Gambling Addiction

Gambling is the betting of cash or something of significant worth on an occasion with a questionable result with the essential goal of winning cash and material merchandise. It takes betting, a recognized "hazardous" preoccupation, as considerably absolved from normal models of buyer wellbeing. The vast majority are social players, who bet for diversion and commonly don't chance more than they can bear. In the event that they ought to "pursue" their misfortunes to get even, they do as such quickly. There is none of the distraction, long haul pursuing, or movement of the obsessive player. In alluding to betting, the expressions "obsessive" and "impulsive" are regularly utilized conversely.

Child Abuse

Illtreatment to a child which accounts to any non-accidental behaviour by parents, caretakers or other adults that is not quite normal leaves a substantial risk of causing physical or emotional harm to a child. Such behaviours can include acts of omission (i.e., neglect) and commission (i.e., abuse). The emotional harm though mainly cause long lasting effects affects the individual throughout life, damaging his ability to have healthy relationships, and ability to function at normally at every stage of his life.

• Physical Abuse

• Emotional Abuse

• Sexual Abuse

• Exposure to Family violence

• Child Trafficking

• Bullying and Aggresion

• Child Rights

• Child Welfare

Marijuana and Opioid Addiction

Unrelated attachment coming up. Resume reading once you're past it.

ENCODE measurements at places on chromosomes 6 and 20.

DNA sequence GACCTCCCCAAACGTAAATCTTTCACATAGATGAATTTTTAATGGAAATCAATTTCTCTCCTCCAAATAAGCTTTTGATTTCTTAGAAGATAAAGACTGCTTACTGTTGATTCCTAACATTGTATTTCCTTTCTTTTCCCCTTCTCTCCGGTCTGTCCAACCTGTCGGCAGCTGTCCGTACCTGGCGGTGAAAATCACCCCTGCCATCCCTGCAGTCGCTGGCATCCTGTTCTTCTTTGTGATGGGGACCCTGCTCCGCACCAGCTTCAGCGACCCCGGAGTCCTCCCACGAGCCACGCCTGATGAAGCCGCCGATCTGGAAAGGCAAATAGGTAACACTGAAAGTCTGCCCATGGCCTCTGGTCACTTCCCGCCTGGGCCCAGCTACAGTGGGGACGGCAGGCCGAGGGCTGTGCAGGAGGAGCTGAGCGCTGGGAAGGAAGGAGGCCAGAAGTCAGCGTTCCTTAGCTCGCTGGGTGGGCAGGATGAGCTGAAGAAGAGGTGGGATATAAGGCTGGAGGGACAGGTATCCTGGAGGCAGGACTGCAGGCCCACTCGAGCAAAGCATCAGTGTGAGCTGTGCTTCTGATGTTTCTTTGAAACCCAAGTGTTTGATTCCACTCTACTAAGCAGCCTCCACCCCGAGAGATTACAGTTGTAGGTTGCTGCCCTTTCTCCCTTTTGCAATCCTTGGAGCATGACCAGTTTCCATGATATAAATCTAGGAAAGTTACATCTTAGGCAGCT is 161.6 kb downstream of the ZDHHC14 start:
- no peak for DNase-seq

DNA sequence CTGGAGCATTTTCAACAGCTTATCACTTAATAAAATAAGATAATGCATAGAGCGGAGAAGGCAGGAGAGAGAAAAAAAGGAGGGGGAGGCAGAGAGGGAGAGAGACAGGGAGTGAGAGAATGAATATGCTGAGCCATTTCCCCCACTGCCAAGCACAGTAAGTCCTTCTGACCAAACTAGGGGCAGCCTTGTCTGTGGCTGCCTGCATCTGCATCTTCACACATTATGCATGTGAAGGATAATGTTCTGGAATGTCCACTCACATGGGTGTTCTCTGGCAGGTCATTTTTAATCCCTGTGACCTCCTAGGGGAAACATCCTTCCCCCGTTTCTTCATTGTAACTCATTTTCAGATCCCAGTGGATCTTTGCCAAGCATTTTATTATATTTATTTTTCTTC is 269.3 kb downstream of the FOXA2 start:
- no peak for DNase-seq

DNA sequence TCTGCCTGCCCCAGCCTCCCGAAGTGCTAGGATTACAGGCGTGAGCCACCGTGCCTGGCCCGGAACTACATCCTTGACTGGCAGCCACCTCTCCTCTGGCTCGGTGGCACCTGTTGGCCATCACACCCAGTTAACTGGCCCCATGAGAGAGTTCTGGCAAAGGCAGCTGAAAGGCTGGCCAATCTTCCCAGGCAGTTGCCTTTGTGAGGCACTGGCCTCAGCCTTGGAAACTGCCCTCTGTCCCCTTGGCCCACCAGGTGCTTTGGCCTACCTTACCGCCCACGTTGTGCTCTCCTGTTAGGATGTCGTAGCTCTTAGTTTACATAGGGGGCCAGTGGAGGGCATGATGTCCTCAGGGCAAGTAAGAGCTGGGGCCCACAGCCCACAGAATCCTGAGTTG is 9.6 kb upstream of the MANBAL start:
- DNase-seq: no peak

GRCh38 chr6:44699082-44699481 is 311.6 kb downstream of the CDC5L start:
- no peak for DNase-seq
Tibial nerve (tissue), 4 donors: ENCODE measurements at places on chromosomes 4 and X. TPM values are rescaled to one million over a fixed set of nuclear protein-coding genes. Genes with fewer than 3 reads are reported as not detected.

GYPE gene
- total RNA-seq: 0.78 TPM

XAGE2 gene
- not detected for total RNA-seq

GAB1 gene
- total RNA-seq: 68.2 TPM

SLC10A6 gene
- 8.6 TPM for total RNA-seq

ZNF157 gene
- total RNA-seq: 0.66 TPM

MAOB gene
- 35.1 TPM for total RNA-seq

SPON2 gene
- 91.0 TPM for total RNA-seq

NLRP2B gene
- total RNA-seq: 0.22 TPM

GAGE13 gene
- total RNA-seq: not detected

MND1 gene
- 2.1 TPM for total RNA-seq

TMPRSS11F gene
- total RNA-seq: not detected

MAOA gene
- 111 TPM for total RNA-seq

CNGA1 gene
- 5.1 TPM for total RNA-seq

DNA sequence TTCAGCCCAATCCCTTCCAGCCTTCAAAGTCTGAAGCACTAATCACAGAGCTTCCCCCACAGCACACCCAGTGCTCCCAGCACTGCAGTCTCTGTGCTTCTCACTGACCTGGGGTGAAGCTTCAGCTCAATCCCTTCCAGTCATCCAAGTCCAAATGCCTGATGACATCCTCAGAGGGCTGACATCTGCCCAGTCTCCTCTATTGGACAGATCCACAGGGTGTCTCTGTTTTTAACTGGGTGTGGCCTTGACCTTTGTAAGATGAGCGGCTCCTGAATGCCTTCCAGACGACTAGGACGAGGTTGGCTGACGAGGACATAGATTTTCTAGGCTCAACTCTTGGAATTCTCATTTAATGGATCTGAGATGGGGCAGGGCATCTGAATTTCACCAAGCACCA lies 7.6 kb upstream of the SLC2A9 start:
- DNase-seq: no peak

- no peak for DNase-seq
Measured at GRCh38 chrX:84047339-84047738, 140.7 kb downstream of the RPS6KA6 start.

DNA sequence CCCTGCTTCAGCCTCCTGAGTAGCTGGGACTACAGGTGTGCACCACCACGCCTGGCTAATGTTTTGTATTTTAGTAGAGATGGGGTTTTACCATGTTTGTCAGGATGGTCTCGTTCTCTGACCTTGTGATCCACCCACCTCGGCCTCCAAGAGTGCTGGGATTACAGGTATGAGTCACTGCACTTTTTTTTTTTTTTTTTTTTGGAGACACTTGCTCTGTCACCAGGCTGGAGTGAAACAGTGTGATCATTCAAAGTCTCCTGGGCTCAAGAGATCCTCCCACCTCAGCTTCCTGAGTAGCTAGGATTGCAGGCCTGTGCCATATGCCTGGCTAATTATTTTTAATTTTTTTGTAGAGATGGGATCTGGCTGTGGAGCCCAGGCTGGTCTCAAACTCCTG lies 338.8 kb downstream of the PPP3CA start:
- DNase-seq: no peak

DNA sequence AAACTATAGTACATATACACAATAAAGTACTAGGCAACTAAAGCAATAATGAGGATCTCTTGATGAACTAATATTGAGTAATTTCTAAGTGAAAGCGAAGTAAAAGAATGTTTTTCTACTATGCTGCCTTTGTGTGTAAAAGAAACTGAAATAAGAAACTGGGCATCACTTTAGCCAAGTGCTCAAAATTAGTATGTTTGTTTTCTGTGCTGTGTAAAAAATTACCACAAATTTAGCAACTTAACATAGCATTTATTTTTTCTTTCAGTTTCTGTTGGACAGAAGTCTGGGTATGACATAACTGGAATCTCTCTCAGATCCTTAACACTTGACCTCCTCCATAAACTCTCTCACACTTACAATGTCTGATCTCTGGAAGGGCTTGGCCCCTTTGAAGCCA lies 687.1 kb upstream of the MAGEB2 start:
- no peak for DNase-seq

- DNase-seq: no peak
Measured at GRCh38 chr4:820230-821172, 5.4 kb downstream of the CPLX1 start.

Marijuana and Opioid addiction is the most widely recognized sort of medication habit. Marijuana is a green or dark blend of dried, destroyed blossoms and leaves of the hemp plant. It is a standout amongst the most manhandled medications on the planet. There is a constantly developing hole between the most recent science about marijuana and the myths encompassing it. A few people believe that since it is legitimate in a few spots, it must be sheltered. Be that as it may, your body doesn't know a lawful medication from an illicit medication. It just knows the impact the medication makes once you have taken it. There are more than 400 chemicals in marijuana and hashish. The chemical that causes intoxication or the "high" in clients is called THC. THC makes the mind-modifying impact that orders marijuana as a "medication." Opioid reliance portrayed by an urgent utilization of opioids. Opioid treatment measures incorporate different upkeep treatments like pharmacologic treatment, methadone support treatment.

Substance Abuse

Substance abuse refers to the harmful or hazardous use of psychoactive substances, including alcohol and illicit drugs. Psychoactive substance use can lead to dependence syndrome - a cluster of behavioral, cognitive, and physiological phenomena that develop after repeated substance use and that typically include a strong desire to take the drug, difficulties in controlling its use, persisting in its use despite harmful consequences, a higher priority given to drug use than to other activities and obligations, increased tolerance, and sometimes a physical withdrawal state.

Eating Disorder

Eating Disorders describe illnesses that are characterized by irregular eating habits and severe distress or concern about body weight or shape. Eating disturbances may include inadequate or excessive food intake which can ultimately damage an individual’s well-being. Eating disorders frequently appear during the teen years or young adulthood but may also develop during childhood or later in life. These disorders affect both genders, although rates among women are 2½ times greater than among men. Like women who have eating disorders, men also have a distorted sense of body image.